Life Insurance and Marital Assets: Another Divorce Consideration
Posted on February 11th, 2021 in Divorce
In Pennsylvania, marital assets are distributed with the “equitable distribution” model. However, this does not mean that all assets and debts should be divided in half. And one of the most complicated factors in managing estate assets after filing a divorce is managing life insurance policies. But knowing how a life insurance policy may be counted in marital assets is critical.
Is life insurance considered a marital asset?
In general, term life insurance won’t be treated as a financial asset in divorce proceedings. However, the cash values of a permanent policy may be considered a marital asset. What you’ll need to do in the process is review the terms of the policy and who your listed beneficiaries are-specifically your ex.
If you carry a term life insurance policy, there is no cash value. Instead, they are pay-out at death–meaning there is no value when you are alive.
While there are many financial factors and requests that come to mind when filing for divorce, life insurance is another to ask for. Life insurance can protect alimony and child support payments as well as protect pension and retirement funds.
Every divorce is different, but that doesn’t mean you don’t have options to manage your financial affairs.
Updating the Beneficiary of Life Insurance Policies After Divorce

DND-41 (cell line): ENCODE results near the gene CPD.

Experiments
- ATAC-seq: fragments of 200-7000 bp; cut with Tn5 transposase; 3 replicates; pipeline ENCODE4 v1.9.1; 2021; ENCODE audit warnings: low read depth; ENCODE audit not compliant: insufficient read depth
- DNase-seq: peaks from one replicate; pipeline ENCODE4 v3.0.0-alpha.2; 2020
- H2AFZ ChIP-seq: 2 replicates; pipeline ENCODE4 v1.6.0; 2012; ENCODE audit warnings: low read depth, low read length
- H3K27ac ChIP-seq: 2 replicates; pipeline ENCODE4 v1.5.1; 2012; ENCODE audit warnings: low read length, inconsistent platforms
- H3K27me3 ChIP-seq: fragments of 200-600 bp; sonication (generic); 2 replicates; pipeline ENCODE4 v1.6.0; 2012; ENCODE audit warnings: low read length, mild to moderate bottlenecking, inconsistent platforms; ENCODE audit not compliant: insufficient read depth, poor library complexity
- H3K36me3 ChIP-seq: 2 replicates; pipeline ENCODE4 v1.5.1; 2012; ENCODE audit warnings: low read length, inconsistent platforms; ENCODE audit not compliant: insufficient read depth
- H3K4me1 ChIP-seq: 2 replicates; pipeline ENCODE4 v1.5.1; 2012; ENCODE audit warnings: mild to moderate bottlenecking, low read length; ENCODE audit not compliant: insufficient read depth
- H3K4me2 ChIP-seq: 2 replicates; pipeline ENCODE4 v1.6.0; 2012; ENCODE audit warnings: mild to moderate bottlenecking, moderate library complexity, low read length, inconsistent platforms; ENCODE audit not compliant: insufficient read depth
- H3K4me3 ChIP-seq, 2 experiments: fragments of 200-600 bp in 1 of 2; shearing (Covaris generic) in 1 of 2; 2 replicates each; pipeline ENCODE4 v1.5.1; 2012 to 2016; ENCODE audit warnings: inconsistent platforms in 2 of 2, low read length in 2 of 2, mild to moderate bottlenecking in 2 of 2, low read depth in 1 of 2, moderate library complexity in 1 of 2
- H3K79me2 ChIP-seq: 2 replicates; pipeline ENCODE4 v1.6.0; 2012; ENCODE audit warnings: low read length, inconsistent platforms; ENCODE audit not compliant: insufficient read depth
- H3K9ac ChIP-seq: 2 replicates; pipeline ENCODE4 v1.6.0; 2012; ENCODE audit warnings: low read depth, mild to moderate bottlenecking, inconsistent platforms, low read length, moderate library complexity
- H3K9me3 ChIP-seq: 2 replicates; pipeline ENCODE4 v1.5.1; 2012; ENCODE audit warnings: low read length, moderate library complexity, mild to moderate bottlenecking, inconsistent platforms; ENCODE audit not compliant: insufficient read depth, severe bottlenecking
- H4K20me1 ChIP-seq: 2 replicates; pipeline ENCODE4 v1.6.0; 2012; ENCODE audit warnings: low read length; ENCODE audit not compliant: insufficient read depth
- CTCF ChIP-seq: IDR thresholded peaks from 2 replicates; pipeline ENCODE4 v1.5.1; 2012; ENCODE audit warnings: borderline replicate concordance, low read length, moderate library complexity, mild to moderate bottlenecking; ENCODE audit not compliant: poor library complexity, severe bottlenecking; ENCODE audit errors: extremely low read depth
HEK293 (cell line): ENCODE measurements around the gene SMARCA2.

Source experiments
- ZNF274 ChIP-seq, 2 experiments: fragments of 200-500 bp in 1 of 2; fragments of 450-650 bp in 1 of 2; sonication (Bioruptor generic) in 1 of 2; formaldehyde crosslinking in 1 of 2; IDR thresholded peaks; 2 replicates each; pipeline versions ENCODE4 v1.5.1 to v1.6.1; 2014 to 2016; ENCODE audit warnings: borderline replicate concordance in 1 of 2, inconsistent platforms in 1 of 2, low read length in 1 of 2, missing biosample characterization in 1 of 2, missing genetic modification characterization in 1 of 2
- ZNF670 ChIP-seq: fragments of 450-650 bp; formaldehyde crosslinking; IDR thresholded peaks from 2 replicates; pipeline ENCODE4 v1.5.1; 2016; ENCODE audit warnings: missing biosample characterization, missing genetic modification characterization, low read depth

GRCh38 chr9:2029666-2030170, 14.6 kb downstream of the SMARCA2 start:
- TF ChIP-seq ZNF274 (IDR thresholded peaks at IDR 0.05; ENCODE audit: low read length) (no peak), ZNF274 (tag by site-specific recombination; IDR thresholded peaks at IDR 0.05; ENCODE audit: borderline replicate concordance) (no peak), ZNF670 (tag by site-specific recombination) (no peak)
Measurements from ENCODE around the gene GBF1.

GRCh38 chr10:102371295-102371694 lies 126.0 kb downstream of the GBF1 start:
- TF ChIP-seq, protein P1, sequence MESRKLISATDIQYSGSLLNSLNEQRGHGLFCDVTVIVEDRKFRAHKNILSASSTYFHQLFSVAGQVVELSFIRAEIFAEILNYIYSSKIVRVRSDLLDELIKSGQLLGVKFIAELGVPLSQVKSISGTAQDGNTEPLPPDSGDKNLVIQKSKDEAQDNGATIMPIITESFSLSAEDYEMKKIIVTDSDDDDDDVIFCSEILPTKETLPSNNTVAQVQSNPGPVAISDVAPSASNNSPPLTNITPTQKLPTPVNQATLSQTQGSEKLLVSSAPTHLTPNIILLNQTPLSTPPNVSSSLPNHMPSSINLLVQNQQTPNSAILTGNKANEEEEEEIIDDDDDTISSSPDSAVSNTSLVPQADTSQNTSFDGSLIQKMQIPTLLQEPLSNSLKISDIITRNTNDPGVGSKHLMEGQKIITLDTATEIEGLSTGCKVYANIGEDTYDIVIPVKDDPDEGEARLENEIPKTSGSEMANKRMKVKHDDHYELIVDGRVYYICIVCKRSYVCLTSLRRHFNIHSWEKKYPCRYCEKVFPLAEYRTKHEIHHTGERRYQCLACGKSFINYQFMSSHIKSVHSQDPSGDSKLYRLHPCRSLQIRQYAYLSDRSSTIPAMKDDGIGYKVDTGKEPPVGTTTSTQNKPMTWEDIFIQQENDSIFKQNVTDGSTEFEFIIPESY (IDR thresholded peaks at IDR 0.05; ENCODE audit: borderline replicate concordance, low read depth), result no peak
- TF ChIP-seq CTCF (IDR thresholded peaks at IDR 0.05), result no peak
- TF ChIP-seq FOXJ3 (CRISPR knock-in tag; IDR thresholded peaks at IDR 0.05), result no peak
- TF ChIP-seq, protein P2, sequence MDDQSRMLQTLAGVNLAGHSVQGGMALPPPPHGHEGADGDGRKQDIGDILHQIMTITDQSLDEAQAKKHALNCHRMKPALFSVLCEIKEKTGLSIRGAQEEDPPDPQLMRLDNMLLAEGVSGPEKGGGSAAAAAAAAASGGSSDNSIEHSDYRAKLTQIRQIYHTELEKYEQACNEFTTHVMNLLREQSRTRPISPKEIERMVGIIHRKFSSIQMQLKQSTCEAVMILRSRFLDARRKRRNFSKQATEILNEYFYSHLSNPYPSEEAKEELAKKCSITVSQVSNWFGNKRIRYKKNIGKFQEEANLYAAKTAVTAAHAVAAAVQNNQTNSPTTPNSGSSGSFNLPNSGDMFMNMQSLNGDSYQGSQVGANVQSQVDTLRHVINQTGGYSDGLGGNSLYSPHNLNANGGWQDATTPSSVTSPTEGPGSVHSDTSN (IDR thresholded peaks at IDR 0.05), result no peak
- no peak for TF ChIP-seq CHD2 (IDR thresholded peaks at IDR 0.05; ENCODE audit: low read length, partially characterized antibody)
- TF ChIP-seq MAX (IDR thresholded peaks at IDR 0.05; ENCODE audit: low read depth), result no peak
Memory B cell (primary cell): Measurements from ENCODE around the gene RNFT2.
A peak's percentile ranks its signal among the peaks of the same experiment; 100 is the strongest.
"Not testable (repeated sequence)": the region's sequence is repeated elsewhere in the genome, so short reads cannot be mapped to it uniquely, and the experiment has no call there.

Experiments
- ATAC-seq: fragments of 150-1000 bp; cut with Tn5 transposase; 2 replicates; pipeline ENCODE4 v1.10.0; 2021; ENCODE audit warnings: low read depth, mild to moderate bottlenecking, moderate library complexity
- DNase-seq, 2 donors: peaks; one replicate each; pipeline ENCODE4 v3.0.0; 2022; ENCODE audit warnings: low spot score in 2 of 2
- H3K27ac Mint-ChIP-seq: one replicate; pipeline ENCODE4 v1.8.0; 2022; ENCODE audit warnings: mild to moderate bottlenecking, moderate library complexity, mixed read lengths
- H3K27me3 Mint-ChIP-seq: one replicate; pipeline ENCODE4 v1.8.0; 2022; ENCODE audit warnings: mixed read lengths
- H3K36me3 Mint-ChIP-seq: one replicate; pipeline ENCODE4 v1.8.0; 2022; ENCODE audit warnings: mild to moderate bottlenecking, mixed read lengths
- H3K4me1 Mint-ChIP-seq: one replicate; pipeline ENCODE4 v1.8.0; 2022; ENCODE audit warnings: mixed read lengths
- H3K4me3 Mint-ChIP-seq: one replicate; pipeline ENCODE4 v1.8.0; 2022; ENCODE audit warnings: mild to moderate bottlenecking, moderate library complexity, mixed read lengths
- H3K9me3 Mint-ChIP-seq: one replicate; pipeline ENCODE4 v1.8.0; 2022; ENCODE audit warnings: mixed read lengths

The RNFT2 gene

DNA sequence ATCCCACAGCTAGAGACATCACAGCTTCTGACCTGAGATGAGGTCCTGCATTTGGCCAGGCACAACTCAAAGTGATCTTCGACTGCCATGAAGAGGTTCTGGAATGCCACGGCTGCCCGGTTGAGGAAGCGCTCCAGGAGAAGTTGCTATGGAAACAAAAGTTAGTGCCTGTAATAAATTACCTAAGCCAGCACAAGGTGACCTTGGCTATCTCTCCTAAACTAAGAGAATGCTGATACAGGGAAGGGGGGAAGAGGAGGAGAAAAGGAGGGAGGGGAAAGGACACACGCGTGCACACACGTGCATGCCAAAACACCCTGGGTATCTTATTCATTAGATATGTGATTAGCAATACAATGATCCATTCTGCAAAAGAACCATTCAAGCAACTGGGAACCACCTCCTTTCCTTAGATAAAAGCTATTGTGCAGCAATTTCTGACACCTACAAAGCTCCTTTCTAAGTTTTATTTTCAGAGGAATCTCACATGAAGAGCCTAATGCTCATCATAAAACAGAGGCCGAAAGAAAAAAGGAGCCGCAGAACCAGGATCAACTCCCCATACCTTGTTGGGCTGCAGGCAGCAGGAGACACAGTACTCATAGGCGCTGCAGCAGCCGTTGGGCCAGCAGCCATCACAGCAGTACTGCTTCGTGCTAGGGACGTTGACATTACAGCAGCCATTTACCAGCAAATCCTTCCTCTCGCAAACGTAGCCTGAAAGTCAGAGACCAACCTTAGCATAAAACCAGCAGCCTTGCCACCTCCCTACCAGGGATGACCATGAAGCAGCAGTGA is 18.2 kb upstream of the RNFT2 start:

Divorce does not automatically change or invalidate the beneficiary of your life insurance policy like other estate planning tools do. In order to make adjustments to your life insurance following a divorce, you’ll need to contact your life insurance company. The process for updating beneficiaries will be dependent on the specific company you use, the policy you hold, and the beneficiary you had originally assigned.
Some couples may opt to change their life insurance policies to benefit the children upon death. But you need to be mindful of the fine print that could result in your child missing out on benefits should you pass before the child turns 18.
Another factor to consider is how you listed your beneficiary. If the beneficiary was an irrevocable beneficiary, they cannot be removed from the policy without their consent. In addition, if your ex-spouse took out a life insurance policy that gives them a payout at the time of your death, they can still keep that after divorce.
No matter what your policy says, the beneficiaries listed, etc., you need to have a plan to handle life insurance policy disputes when divorce occurs.
Life Insurance and Marital Assets
At Kalinoski Law Offices P.C. in Scranton, we adopt a solutions-oriented approach to property division. As with creating a child custody and visitation plan, reaching terms on property division without litigation allows the parties involved to retain more control over the final outcome. And this includes insurance policy handlings.
Our firm will protect your interests and act as your advocate on all asset division matters as part of a divorce action or any other family law situation. Call (570) 207-4000 or use our contact form to schedule a free initial consultation.